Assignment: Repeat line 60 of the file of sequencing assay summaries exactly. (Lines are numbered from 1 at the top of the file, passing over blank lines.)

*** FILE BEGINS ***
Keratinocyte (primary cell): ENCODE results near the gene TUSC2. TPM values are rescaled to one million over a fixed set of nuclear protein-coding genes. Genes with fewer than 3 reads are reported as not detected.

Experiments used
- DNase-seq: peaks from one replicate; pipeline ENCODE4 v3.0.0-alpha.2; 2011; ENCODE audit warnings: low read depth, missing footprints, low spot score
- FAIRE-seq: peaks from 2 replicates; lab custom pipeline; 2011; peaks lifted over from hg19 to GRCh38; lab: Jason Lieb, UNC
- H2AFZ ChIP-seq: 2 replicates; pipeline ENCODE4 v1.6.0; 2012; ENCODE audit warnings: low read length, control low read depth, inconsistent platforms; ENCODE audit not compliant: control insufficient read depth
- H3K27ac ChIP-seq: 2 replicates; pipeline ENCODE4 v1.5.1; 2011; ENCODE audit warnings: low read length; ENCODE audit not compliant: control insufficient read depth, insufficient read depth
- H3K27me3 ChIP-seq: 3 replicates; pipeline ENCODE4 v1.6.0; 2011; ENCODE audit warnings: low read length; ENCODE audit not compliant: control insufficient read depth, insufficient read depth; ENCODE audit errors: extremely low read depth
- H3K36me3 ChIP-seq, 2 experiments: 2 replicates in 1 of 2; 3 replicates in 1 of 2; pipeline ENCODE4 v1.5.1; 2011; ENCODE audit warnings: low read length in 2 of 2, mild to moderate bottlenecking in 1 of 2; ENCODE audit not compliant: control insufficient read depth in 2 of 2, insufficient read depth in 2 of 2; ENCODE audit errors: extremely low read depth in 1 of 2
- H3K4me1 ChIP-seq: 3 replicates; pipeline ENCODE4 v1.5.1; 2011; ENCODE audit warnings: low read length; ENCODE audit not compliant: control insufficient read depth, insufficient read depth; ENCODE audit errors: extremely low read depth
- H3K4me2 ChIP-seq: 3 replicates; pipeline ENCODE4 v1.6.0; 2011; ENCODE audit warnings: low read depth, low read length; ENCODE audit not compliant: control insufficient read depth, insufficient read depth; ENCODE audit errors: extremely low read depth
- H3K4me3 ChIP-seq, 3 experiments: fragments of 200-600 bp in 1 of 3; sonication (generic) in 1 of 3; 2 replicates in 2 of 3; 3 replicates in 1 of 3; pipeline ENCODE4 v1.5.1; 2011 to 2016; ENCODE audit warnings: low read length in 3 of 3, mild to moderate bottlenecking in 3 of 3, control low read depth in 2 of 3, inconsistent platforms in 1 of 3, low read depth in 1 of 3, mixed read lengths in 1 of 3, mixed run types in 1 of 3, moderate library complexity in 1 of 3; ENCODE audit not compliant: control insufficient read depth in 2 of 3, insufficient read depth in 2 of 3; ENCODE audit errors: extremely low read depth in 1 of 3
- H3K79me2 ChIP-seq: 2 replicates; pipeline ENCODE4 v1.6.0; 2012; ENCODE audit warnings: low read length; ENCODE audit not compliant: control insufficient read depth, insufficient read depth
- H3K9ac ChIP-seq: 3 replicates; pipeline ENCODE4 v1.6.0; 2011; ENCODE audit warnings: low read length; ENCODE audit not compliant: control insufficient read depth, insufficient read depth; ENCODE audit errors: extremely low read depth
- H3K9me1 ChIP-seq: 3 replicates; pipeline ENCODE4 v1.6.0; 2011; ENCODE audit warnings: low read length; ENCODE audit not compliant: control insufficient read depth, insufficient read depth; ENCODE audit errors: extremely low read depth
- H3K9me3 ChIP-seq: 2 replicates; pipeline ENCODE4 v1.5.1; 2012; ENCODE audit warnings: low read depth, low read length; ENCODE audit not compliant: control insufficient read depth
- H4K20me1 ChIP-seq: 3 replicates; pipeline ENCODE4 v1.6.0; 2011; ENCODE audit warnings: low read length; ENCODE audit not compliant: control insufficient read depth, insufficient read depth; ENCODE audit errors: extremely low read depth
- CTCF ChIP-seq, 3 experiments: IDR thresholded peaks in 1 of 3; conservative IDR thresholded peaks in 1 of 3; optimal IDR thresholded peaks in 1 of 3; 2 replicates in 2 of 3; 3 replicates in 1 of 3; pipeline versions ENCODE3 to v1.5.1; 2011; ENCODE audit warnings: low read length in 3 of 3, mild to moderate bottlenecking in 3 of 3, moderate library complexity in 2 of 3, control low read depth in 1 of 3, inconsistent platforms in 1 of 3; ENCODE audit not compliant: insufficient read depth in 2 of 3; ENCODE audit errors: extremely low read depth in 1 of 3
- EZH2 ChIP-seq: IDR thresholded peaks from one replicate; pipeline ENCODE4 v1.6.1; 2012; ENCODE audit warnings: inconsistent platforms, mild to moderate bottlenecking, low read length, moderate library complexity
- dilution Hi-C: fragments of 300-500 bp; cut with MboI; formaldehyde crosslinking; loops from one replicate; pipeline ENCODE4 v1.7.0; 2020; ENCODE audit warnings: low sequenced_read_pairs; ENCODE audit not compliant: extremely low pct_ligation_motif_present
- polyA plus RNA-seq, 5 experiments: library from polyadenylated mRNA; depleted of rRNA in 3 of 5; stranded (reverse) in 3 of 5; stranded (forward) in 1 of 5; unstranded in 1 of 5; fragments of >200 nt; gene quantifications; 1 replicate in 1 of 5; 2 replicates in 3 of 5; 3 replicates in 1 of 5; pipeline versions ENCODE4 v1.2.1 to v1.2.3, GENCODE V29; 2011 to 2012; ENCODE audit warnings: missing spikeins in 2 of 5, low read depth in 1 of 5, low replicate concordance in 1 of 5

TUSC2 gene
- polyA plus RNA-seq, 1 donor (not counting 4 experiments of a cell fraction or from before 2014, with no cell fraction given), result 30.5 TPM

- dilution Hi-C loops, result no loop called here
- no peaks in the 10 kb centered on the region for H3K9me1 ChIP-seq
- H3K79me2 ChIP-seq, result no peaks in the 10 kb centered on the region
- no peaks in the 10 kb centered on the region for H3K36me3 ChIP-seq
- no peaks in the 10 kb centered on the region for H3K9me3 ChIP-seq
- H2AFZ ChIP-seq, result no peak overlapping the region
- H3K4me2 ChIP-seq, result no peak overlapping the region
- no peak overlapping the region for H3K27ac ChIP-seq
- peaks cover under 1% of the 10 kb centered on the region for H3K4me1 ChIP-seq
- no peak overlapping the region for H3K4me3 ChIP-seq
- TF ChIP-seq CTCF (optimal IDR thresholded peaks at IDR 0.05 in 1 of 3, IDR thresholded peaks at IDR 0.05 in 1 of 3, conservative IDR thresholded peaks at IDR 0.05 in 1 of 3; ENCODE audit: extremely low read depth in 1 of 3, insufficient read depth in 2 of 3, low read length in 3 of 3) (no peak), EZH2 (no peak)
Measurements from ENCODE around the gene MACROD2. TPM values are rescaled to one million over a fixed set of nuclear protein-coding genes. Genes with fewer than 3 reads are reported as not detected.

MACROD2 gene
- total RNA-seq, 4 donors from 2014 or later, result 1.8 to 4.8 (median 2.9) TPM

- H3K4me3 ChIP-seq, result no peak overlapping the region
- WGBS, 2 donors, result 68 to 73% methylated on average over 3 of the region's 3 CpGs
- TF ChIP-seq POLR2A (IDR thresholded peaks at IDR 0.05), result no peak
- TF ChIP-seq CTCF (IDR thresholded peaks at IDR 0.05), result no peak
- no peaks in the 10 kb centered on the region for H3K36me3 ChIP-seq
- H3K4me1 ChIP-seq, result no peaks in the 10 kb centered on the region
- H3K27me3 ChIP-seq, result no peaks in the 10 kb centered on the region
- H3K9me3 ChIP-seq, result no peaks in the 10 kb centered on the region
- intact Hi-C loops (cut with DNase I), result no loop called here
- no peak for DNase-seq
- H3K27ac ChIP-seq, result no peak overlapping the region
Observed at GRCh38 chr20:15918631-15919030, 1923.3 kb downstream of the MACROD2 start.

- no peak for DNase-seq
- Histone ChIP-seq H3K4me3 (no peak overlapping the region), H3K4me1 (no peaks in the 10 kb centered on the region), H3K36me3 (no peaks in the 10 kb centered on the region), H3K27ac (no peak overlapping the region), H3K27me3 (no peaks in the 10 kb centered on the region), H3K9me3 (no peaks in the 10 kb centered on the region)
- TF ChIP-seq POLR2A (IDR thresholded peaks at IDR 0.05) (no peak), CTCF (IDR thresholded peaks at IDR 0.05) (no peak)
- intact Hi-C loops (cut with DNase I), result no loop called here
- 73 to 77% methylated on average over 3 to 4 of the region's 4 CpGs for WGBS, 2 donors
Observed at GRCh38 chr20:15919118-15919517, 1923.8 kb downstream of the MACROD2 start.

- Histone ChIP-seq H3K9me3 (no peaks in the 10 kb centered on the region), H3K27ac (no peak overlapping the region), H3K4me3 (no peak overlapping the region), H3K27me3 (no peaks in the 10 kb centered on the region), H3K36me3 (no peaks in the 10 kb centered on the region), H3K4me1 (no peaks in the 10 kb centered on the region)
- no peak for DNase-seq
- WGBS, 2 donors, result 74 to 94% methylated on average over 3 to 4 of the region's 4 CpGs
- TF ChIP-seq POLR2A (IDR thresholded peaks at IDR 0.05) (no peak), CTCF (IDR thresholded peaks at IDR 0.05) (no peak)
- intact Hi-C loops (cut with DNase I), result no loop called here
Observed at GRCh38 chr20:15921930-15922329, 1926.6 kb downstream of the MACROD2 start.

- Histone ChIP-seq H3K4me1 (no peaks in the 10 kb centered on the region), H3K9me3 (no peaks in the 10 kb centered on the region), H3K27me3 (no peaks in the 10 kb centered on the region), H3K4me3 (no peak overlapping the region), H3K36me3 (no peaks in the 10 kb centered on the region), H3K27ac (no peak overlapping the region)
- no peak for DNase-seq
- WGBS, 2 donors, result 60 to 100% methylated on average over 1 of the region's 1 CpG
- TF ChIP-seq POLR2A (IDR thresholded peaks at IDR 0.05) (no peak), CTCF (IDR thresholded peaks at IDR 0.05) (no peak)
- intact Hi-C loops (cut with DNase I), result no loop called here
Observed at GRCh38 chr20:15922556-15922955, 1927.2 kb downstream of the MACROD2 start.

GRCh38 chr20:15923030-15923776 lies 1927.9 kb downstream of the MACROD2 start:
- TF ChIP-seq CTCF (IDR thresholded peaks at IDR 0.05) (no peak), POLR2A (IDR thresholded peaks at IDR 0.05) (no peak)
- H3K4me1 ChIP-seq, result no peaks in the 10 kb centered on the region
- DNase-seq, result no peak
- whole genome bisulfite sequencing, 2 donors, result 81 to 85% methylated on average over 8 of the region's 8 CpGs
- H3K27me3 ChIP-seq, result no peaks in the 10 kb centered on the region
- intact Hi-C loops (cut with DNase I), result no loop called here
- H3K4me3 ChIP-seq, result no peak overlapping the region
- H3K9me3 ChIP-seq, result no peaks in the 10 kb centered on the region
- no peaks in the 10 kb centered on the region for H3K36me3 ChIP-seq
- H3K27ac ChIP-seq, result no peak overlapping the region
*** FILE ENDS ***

Observed at GRCh38 chr20:15921930-15922329, 1926.6 kb downstream of the MACROD2 start.